An oft-overlooked gem from the JBs, their last album for People Records, and a stone funk classic that’s every bit as essential as the others! The band is still in fine fine form, with none of the fast-funk or proto-disco of some later recordings…

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Betty Wright – 1972 – I Love the Way You Love

A very nice mix of Southern soul with a splash of smooth soul and funk here from Miami soul singer, Betty Wright. The stupendous soul belter, “Clean Up Woman” is a very familiar song due to the heavy sampling of the opening riff in hip…

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Little Beaver – 1974 – Black Rhapsody

LITTLE BEAVER goes instrumental and MIAMI FUNK grooves!!! If you love soul and you love Jazz, especially ’70s SOUL JAZZ, you can’t go wrong with this gem. A tight, well produced album… fans of Cornell Dupree, Boogaloo Joe Jones and Melvin Sparks should love this….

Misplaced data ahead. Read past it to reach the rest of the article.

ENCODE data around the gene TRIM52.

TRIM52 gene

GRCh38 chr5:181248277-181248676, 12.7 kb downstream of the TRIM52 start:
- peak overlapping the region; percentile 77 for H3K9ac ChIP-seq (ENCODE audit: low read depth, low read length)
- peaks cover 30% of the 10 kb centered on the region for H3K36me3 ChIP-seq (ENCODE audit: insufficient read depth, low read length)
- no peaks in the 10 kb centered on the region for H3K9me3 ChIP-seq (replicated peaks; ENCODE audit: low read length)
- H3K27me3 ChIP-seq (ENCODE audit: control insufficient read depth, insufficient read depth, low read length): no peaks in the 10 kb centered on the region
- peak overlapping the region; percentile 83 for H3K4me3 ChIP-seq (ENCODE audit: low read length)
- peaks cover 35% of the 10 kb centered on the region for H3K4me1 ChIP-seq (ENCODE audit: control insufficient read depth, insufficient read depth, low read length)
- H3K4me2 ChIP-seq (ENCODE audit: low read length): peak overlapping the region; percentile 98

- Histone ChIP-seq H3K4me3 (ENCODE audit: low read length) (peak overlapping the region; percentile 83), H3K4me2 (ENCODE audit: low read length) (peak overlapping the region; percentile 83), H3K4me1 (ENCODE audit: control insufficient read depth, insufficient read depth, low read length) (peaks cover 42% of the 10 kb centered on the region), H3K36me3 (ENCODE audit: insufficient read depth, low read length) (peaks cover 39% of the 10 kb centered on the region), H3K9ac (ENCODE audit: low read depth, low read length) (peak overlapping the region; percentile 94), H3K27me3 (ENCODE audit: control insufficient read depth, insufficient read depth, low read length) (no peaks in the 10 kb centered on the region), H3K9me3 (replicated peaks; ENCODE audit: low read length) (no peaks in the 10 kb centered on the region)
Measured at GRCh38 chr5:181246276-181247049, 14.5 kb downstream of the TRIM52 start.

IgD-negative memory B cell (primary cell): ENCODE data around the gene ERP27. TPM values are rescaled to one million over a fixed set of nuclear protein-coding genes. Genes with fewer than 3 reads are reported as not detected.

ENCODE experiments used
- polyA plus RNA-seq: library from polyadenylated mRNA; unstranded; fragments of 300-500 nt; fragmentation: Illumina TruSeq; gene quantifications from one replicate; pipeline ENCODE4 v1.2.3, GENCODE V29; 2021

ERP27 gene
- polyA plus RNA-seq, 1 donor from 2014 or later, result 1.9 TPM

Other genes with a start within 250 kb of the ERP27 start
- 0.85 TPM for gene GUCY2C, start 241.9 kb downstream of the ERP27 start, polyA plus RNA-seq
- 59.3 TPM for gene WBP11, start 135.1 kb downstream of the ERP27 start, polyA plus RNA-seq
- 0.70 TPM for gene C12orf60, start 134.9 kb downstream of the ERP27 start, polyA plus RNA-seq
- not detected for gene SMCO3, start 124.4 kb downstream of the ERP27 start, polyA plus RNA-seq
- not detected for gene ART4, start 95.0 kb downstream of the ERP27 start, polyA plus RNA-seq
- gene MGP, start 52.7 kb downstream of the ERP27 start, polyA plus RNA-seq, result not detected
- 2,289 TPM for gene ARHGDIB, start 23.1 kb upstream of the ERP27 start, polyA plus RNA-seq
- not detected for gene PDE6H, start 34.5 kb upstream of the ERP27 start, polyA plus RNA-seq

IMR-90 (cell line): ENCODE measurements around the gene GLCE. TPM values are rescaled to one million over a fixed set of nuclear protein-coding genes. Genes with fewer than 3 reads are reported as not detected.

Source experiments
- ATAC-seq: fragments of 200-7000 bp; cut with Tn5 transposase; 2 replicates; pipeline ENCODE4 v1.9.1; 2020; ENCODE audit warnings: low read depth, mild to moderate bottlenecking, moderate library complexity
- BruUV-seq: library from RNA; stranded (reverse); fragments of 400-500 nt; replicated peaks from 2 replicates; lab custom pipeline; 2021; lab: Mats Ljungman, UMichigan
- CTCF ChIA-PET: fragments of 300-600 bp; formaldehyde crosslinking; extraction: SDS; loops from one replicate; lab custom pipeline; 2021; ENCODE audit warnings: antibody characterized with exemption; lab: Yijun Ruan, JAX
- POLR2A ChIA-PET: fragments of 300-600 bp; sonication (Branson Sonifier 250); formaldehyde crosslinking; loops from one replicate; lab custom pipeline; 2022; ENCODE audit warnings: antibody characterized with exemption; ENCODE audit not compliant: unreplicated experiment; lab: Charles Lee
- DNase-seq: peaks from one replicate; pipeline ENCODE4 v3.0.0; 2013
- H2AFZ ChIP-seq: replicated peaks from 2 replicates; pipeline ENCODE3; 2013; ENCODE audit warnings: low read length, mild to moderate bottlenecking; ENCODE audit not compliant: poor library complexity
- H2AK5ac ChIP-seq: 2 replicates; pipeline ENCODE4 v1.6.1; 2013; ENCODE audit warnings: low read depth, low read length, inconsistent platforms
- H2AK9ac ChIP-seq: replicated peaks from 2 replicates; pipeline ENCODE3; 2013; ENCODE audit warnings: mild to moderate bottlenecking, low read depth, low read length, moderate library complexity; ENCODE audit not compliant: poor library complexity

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The Spinners – 1967 – The Original Spinners

This was the Spinners’ first album. They previously recorded for Harvey & Gwen Fuqua’s Tri-Phi label but only released a handful of singles, and no LPs, from May 1961 to December 1962. The confusing title leads you to believe that the guys had been around the recording scene much…

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Curtis Mayfield – 1975 – There’s No Place Like America Today